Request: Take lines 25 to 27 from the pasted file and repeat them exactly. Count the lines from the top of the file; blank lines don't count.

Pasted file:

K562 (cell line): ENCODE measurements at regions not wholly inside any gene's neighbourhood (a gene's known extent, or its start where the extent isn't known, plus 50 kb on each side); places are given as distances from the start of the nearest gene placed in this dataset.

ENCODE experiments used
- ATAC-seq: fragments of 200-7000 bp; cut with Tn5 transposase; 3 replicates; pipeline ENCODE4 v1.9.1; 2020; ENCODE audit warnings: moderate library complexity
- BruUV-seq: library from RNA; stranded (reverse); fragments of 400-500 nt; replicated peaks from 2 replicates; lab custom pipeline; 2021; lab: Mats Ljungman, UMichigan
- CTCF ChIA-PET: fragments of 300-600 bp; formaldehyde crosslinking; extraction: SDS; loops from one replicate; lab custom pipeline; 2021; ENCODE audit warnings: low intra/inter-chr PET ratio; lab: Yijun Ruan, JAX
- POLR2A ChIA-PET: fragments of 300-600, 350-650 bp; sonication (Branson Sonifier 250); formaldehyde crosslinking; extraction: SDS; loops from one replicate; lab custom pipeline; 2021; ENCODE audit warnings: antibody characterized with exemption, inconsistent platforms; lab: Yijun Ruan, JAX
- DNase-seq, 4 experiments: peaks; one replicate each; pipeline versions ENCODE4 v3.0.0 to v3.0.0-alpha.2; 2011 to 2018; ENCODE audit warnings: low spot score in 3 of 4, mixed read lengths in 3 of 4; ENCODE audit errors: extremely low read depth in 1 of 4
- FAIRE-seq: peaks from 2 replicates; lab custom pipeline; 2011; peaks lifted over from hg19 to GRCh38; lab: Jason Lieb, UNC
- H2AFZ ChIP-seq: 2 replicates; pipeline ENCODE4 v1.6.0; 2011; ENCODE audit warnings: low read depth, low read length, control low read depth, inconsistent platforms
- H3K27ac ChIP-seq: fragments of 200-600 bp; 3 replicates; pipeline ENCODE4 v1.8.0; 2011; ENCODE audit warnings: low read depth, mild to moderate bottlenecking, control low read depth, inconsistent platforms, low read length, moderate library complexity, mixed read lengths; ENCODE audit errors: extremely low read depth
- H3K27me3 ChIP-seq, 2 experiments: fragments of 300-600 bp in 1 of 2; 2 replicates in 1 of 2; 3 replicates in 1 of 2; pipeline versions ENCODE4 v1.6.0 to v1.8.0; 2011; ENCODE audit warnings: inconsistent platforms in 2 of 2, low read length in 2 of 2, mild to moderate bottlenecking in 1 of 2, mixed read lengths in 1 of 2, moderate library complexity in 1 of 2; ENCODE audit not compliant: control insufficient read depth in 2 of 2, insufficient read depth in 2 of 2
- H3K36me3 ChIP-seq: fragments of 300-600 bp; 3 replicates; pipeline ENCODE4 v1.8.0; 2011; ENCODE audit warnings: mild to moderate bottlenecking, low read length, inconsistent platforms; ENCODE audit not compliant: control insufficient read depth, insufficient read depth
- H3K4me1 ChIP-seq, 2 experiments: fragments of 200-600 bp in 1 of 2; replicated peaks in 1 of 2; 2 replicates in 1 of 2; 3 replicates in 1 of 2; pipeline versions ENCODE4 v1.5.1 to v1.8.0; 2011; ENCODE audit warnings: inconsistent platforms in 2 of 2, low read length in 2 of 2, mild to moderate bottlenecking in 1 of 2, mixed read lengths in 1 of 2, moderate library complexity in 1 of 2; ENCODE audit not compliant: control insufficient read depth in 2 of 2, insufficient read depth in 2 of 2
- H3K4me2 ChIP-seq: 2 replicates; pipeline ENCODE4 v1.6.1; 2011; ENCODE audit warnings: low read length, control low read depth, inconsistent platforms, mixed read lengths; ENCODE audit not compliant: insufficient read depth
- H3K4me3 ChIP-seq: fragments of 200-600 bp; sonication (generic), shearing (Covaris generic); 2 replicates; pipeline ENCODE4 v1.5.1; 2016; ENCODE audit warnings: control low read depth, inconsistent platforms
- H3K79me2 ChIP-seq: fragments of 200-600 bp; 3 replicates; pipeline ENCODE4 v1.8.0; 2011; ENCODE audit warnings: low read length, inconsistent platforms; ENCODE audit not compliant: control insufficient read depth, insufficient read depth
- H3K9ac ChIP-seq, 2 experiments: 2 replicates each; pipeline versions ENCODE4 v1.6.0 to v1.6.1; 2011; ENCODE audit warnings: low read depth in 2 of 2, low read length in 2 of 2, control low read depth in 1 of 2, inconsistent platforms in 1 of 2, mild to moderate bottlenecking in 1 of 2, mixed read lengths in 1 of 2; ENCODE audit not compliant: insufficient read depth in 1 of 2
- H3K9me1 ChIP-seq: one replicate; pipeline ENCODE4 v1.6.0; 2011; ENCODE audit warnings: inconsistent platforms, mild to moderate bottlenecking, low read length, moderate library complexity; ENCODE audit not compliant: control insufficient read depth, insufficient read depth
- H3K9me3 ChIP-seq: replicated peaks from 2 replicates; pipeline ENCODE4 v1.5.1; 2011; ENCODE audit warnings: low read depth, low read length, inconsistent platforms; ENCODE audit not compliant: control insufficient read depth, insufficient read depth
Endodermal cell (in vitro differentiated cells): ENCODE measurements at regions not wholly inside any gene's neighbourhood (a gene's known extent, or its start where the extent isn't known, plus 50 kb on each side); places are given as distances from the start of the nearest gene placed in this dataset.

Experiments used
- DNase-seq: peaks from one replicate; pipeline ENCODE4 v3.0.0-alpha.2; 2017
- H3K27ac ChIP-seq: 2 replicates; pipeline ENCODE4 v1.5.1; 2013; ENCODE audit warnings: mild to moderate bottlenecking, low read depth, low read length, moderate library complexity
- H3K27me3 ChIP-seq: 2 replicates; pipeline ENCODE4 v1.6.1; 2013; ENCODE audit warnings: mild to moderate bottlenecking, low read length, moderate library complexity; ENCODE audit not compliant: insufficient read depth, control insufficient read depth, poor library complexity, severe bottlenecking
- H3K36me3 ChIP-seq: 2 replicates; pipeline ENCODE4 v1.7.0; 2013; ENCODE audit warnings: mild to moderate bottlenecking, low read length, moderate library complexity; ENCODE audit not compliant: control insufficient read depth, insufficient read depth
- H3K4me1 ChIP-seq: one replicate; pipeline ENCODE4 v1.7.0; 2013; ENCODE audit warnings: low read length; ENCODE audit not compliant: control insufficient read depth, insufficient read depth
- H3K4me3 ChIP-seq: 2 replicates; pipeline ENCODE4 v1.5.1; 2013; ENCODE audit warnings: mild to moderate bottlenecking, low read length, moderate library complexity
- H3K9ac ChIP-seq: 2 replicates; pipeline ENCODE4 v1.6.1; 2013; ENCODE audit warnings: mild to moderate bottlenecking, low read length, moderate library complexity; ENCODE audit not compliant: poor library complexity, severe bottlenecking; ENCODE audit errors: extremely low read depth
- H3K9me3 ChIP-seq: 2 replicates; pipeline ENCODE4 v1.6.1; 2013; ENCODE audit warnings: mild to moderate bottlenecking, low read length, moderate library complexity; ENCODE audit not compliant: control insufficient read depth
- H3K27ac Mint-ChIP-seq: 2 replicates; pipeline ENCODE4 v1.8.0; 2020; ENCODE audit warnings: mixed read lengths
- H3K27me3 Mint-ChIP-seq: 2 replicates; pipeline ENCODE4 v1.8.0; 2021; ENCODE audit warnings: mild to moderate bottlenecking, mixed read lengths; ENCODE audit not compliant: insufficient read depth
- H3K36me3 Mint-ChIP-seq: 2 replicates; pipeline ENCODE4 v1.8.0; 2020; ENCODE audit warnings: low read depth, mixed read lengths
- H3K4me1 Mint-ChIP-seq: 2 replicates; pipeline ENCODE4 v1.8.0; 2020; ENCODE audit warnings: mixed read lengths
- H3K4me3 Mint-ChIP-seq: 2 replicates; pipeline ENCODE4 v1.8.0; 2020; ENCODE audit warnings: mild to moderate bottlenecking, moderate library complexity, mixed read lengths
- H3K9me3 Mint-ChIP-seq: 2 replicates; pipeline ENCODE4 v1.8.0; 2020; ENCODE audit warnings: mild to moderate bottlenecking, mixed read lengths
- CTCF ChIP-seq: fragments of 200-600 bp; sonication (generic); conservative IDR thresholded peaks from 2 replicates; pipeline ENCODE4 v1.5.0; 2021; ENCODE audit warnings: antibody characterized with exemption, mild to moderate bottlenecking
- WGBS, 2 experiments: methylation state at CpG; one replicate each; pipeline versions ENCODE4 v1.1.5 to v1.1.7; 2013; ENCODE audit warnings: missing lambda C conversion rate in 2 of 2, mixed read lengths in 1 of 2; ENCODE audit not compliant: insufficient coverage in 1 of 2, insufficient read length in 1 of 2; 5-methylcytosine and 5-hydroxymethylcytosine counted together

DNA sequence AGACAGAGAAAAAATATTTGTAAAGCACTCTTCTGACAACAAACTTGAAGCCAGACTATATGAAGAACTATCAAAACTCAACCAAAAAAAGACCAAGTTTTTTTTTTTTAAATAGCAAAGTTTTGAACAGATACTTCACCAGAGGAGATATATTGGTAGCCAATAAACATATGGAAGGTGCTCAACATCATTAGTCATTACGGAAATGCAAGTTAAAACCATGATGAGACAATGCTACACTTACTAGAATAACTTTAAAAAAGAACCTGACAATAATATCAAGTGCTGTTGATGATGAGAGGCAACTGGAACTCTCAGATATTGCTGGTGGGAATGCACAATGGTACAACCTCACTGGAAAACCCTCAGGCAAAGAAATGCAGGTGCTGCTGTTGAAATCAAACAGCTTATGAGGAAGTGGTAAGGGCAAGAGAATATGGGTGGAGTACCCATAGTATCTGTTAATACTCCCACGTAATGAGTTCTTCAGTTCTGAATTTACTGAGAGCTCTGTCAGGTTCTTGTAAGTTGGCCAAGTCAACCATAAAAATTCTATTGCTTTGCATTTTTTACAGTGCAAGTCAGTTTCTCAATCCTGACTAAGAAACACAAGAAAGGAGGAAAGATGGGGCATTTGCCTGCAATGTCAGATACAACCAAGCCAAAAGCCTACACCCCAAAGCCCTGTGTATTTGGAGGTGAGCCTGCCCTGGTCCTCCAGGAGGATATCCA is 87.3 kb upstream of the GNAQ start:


- H3K36me3 ChIP-seq: 2 replicates; pipeline ENCODE4 v1.7.0; 2013; ENCODE audit warnings: mild to moderate bottlenecking, low read length, moderate library complexity; ENCODE audit not compliant: control insufficient read depth, insufficient read depth
- H3K4me1 ChIP-seq: one replicate; pipeline ENCODE4 v1.7.0; 2013; ENCODE audit warnings: low read length; ENCODE audit not compliant: control insufficient read depth, insufficient read depth
- H3K4me3 ChIP-seq: 2 replicates; pipeline ENCODE4 v1.5.1; 2013; ENCODE audit warnings: mild to moderate bottlenecking, low read length, moderate library complexity